Outdated Li & Fung must invoke Cortez – ‘burn its ships’, march forward and reinvent itself
But does the century-old company have what it takes to adapt and succeed in a brutally competitive international environment
When Cortez, the Spanish conquistador, landed in what is now Mexico, he boldly decided to burn his ships. It was a grandiose, strategic decision – the only way to urge his men to live the spirit of adventure. Li & Fung’s announcement on December 14 represents a transformational milestone for one of the pillars of Hong Kong’s economy – trade and supply chain management.
The Hong Kong-based global supplier to some of America’s biggest retailers announced the sale of its sweater, furniture and beauty businesses for US$1.1 billion to a consortium that includes the company owners, the Fung family and Chinese private equity group Hony Capital. This restructuring and sale should have been done years ago.
According to Bloomberg analysis, the deal will result in a one time accounting loss of US$610 million. The businesses being sold are more profitable than Li & Fung’s main sourcing business, with core operating margins of more than 4.5 per cent versus around 3 per cent for the company as a whole.
The return dilemma that confronts businesses is: either you grow it or sell it. When Li & Fung pulls out of being a middleman and logistics manager in its weaker, but profitable segments, it’s a sign of irreversible change. Most of the Li & Fung manufacturers were tired of being relentlessly squeezed with low margins and stretched payment terms. Today, Chinese factories don’t need a middleman handling logistics and manufacturing with western customers.
Li & Fung’s success or failure represents a litmus test of whether a Hong Kong family-owned Chinese company can adapt and succeed in an international environment that is brutally competitive – whether it can “burn its ships” and march forward to reinvent itself. Other Hong Kong property based tycoons benefit from their local cartels in property or retail or container ports. Unless someone can find a way to digitally disintermediate real property, they are undisturbed.
Most analysts I have spoken to have written off Li & Fung as a company doomed to orbit a dead end business model. The problem is that the younger Hong Kong analysts (age 20 to 30) are more tech savvy than ever before. They are sceptical about trendy pronouncements of technological superiority to come.
The company and its owners and managers need to recreate its reason for existence, its basis for leadership and communicate it in a decisive style. Li & Fung has to not only make real the: “Three Year Plan to create the supply chain of the future…to deliver a digital platform…”, but explain why it matters and why anyone should care.
In the past, Li & Fung has gone through numerous reorganisations that have only frustrated investors as to the source of value. The company was criticised by analysts for confusing accounting when it pursued a strategy of bolting together low margin supply companies through numerous acquisitions and repackaging them into the publicly listed group at a higher multiple. Now that game is over. It will require a new kind of strategy and communication.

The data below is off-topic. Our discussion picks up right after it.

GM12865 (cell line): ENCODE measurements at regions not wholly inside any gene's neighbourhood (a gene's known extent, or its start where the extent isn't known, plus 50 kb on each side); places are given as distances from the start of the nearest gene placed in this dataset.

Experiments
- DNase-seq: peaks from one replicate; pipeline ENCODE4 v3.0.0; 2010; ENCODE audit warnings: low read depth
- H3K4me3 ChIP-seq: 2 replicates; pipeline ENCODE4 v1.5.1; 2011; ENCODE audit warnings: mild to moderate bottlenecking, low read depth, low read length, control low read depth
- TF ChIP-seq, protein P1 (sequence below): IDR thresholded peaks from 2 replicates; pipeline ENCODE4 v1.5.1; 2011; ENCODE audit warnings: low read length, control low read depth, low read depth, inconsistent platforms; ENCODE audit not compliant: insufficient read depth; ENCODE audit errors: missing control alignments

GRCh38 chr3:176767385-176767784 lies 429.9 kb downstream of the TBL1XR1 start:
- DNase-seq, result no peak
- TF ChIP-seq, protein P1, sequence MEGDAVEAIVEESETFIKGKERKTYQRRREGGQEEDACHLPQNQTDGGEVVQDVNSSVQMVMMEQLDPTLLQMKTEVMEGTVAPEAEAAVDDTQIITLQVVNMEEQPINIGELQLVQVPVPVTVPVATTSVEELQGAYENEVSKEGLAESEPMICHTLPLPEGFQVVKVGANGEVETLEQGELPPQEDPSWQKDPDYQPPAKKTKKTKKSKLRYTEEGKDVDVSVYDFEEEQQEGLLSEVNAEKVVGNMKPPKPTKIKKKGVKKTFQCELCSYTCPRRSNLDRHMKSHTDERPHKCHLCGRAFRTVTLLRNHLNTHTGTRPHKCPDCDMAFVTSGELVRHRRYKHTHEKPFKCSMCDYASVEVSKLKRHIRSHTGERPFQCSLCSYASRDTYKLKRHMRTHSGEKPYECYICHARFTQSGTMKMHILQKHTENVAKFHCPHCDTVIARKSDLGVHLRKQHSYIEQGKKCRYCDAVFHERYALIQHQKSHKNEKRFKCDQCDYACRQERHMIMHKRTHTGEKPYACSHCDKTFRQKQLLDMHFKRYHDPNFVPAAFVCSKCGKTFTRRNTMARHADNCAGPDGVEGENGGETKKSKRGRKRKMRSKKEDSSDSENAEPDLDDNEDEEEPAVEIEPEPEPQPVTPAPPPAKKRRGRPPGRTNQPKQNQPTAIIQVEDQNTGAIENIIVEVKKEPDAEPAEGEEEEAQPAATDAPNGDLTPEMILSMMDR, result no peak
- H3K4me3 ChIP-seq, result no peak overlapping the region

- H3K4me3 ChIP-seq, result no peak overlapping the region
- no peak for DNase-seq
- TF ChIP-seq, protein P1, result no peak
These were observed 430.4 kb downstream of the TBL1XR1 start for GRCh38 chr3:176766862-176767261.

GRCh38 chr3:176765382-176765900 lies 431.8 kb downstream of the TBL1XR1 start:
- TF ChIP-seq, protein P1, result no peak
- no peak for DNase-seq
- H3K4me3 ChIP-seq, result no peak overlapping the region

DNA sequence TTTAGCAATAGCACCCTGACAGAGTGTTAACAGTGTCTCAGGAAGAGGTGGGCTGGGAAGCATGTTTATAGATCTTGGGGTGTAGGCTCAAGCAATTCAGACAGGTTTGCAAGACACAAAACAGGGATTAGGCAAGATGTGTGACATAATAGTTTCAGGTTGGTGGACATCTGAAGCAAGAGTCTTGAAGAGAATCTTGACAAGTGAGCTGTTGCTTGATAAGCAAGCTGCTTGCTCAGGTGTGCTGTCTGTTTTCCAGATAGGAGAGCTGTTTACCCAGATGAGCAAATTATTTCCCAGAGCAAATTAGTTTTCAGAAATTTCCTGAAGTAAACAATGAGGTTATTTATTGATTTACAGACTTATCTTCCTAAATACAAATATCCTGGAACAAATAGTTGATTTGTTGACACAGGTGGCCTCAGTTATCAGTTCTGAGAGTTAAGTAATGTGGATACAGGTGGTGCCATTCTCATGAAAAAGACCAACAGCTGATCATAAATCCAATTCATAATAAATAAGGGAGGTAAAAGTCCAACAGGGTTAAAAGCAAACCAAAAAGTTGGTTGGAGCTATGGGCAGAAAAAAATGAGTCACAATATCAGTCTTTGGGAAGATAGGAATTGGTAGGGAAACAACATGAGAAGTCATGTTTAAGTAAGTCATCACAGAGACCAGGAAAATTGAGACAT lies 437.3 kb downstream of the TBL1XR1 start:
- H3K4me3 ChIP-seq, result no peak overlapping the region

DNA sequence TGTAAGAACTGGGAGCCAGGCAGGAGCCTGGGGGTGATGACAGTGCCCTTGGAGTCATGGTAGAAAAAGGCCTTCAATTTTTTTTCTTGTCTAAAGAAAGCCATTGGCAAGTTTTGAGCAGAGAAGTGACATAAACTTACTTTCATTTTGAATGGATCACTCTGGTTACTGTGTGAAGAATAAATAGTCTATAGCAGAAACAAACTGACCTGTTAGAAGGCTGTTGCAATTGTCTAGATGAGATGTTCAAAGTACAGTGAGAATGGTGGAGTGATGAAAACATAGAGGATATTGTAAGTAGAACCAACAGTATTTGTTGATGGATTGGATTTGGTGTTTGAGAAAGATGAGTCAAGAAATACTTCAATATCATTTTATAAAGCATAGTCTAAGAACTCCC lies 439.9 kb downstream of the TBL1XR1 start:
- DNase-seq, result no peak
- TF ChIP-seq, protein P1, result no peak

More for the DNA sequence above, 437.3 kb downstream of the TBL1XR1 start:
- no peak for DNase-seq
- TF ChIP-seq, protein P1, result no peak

Victor Fung Kwok-king (honorary chairman) must stop confusing investors with glorious pronouncements that make no sense. Like saying that he is teaming up with start-ups, incubators and venture capitalists to be an “incubator of incubators”. Ask anyone in venture capital and there is no such thing.
His remarks are ill informed and illogical. He should watch episodes of HBO’s Silicon Valley, to learn how innovation is usually bottom up, from some desperate, struggling person in a garage or flat in Huangzhou or Palo Alto. And these people don’t necessarily want to work for him.
Hong Kong’s rich think that money is the solution to every problem. But, in the new economy the primacy of ideas is overtaking capital simply because there is so much money out there chasing scarce ideas.
Stop thinking like a broker or trader, depending on others to create an ecosystem solution for you. Like it or not, Li & Fung must fully commit to the idea that the next “new thing” must come from within. Whether it can inspire and incentivise employees to create and innovate is the big unknown. Most senior employees at Chinese family companies sit around waiting to be told what to do.
“Crossing the chasm”, an old tech concept that I apply to Hong Kong and China, will be Li & Fung’s challenge. Changing tech platforms has killed more companies than it has saved. While Li & Fung has capital and business experience, tech history shows you could be crossing over to your corporate graveyard, populated by organisations that couldn’t stay relevant or important to industries they once dominated.
Peter Guy is a financial writer and former international banker